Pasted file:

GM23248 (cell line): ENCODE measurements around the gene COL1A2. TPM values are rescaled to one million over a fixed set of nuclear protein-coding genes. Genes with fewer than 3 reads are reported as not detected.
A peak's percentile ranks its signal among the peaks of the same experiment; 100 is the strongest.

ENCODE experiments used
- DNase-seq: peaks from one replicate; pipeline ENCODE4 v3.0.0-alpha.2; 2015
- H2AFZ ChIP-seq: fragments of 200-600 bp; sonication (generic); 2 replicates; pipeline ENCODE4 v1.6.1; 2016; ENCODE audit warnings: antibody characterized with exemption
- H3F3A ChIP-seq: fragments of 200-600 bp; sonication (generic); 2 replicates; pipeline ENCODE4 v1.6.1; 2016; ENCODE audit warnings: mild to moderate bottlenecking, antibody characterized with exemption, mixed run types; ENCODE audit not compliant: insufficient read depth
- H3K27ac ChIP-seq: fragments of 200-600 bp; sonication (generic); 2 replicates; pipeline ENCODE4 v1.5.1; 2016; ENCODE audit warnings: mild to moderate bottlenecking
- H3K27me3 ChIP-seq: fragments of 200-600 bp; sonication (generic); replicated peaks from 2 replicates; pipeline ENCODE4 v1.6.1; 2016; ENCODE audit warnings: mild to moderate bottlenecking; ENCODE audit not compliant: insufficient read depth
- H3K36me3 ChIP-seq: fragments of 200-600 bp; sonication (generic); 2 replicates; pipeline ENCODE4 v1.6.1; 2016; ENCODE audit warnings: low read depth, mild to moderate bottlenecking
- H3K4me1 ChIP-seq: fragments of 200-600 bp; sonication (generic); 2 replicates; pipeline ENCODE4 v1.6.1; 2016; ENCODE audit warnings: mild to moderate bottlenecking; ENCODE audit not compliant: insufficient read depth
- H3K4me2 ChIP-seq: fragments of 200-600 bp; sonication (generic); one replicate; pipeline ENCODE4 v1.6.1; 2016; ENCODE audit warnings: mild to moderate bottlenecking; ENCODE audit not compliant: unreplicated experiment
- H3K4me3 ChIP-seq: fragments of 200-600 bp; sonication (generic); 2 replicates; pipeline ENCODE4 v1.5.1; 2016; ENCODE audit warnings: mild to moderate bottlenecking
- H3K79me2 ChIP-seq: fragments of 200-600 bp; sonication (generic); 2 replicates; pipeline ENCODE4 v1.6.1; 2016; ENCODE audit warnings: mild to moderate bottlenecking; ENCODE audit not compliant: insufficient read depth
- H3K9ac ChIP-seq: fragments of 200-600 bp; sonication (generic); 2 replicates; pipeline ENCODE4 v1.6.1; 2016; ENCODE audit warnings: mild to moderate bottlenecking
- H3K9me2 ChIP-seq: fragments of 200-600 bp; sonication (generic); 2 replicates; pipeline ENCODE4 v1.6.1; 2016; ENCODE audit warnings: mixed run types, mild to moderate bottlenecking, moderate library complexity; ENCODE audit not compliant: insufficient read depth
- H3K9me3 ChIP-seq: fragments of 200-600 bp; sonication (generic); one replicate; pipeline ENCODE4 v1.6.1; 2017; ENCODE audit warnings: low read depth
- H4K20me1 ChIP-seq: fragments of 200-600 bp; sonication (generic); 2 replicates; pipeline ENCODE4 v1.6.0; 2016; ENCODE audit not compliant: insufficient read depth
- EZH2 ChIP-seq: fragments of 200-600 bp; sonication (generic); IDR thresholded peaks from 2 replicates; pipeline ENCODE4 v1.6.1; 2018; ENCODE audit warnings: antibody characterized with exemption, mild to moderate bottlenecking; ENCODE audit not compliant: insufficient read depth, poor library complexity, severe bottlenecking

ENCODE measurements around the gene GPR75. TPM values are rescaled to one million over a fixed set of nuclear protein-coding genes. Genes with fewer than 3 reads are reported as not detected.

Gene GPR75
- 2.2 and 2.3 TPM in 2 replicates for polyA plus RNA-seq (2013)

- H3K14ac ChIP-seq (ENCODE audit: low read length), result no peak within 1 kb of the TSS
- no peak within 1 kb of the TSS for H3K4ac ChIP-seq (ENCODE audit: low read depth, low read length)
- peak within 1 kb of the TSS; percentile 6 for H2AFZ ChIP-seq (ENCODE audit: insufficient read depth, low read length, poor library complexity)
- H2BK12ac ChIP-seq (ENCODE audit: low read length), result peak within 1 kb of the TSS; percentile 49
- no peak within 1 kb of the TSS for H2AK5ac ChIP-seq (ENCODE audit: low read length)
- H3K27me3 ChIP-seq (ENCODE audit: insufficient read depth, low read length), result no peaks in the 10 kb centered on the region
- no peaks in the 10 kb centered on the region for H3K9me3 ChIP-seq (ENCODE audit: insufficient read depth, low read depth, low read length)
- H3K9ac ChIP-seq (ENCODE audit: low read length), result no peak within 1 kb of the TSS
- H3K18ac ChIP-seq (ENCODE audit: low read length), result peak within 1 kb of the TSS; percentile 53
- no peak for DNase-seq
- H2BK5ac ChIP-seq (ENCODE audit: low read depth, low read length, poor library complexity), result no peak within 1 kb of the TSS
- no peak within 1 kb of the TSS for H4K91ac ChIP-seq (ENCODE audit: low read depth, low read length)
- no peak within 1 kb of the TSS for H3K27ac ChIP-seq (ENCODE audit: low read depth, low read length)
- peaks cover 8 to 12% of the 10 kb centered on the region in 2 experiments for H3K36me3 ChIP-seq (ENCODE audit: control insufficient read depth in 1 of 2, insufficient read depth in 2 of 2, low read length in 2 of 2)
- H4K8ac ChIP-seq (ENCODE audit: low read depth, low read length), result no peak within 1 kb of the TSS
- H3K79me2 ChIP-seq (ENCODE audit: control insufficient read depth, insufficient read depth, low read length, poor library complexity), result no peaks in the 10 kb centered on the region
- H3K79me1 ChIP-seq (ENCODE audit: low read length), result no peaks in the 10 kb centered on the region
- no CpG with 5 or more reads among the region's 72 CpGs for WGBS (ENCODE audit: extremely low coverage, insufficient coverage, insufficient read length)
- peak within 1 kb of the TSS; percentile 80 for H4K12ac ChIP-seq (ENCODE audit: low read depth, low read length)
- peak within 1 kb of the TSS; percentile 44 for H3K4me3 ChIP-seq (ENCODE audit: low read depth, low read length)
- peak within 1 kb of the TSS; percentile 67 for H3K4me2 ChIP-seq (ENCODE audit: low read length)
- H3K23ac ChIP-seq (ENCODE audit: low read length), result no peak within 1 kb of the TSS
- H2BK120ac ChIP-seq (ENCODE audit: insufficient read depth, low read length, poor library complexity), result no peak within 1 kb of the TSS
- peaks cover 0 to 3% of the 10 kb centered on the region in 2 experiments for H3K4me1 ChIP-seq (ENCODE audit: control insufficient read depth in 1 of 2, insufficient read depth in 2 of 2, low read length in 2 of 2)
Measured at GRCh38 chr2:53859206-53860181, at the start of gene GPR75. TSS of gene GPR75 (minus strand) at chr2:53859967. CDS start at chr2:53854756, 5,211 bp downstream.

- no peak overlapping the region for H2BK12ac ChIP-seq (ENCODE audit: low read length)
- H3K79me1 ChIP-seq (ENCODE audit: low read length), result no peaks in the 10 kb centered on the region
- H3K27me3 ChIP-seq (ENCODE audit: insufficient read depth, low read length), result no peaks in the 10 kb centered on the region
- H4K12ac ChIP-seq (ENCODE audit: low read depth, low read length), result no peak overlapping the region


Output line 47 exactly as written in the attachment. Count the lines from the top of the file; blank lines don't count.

- no peak overlapping the region for H2BK12ac ChIP-seq (ENCODE audit: low read length)